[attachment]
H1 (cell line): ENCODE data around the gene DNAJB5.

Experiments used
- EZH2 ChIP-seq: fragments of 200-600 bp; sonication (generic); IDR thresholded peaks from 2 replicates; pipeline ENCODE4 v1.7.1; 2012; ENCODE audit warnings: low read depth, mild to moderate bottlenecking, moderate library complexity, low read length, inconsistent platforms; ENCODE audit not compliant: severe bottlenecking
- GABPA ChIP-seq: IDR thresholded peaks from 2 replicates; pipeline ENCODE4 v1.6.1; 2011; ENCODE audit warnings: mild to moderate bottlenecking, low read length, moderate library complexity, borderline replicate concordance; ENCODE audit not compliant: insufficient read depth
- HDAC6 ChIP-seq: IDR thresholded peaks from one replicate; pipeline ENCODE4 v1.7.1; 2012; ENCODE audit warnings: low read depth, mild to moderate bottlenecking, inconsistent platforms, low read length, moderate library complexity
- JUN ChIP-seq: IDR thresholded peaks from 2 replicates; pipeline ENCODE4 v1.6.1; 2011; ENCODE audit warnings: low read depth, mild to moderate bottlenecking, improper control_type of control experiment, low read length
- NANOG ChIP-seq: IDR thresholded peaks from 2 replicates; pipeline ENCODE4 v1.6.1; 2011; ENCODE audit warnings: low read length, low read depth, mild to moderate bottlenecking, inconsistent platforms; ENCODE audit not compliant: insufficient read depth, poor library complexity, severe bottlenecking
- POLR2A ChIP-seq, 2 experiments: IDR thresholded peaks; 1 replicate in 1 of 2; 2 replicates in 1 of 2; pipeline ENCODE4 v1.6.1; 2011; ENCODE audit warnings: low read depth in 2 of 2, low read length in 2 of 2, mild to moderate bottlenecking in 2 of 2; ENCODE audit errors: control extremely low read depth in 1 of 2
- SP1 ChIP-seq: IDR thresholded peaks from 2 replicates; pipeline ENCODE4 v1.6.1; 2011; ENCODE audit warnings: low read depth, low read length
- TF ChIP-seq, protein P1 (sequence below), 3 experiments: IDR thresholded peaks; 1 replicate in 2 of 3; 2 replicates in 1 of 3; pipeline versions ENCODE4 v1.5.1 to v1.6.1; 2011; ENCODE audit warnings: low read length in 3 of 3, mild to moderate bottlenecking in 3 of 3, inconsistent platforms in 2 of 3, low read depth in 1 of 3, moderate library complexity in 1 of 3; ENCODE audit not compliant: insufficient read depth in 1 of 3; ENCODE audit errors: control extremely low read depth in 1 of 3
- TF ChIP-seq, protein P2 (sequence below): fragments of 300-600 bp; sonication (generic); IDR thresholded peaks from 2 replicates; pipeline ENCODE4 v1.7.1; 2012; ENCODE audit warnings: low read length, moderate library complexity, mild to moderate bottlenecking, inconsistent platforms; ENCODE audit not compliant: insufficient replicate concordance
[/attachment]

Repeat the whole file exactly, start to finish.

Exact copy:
H1 (cell line): ENCODE data around the gene DNAJB5.

Experiments used
- EZH2 ChIP-seq: fragments of 200-600 bp; sonication (generic); IDR thresholded peaks from 2 replicates; pipeline ENCODE4 v1.7.1; 2012; ENCODE audit warnings: low read depth, mild to moderate bottlenecking, moderate library complexity, low read length, inconsistent platforms; ENCODE audit not compliant: severe bottlenecking
- GABPA ChIP-seq: IDR thresholded peaks from 2 replicates; pipeline ENCODE4 v1.6.1; 2011; ENCODE audit warnings: mild to moderate bottlenecking, low read length, moderate library complexity, borderline replicate concordance; ENCODE audit not compliant: insufficient read depth
- HDAC6 ChIP-seq: IDR thresholded peaks from one replicate; pipeline ENCODE4 v1.7.1; 2012; ENCODE audit warnings: low read depth, mild to moderate bottlenecking, inconsistent platforms, low read length, moderate library complexity
- JUN ChIP-seq: IDR thresholded peaks from 2 replicates; pipeline ENCODE4 v1.6.1; 2011; ENCODE audit warnings: low read depth, mild to moderate bottlenecking, improper control_type of control experiment, low read length
- NANOG ChIP-seq: IDR thresholded peaks from 2 replicates; pipeline ENCODE4 v1.6.1; 2011; ENCODE audit warnings: low read length, low read depth, mild to moderate bottlenecking, inconsistent platforms; ENCODE audit not compliant: insufficient read depth, poor library complexity, severe bottlenecking
- POLR2A ChIP-seq, 2 experiments: IDR thresholded peaks; 1 replicate in 1 of 2; 2 replicates in 1 of 2; pipeline ENCODE4 v1.6.1; 2011; ENCODE audit warnings: low read depth in 2 of 2, low read length in 2 of 2, mild to moderate bottlenecking in 2 of 2; ENCODE audit errors: control extremely low read depth in 1 of 2
- SP1 ChIP-seq: IDR thresholded peaks from 2 replicates; pipeline ENCODE4 v1.6.1; 2011; ENCODE audit warnings: low read depth, low read length
- TF ChIP-seq, protein P1 (sequence below), 3 experiments: IDR thresholded peaks; 1 replicate in 2 of 3; 2 replicates in 1 of 3; pipeline versions ENCODE4 v1.5.1 to v1.6.1; 2011; ENCODE audit warnings: low read length in 3 of 3, mild to moderate bottlenecking in 3 of 3, inconsistent platforms in 2 of 3, low read depth in 1 of 3, moderate library complexity in 1 of 3; ENCODE audit not compliant: insufficient read depth in 1 of 3; ENCODE audit errors: control extremely low read depth in 1 of 3
- TF ChIP-seq, protein P2 (sequence below): fragments of 300-600 bp; sonication (generic); IDR thresholded peaks from 2 replicates; pipeline ENCODE4 v1.7.1; 2012; ENCODE audit warnings: low read length, moderate library complexity, mild to moderate bottlenecking, inconsistent platforms; ENCODE audit not compliant: insufficient replicate concordance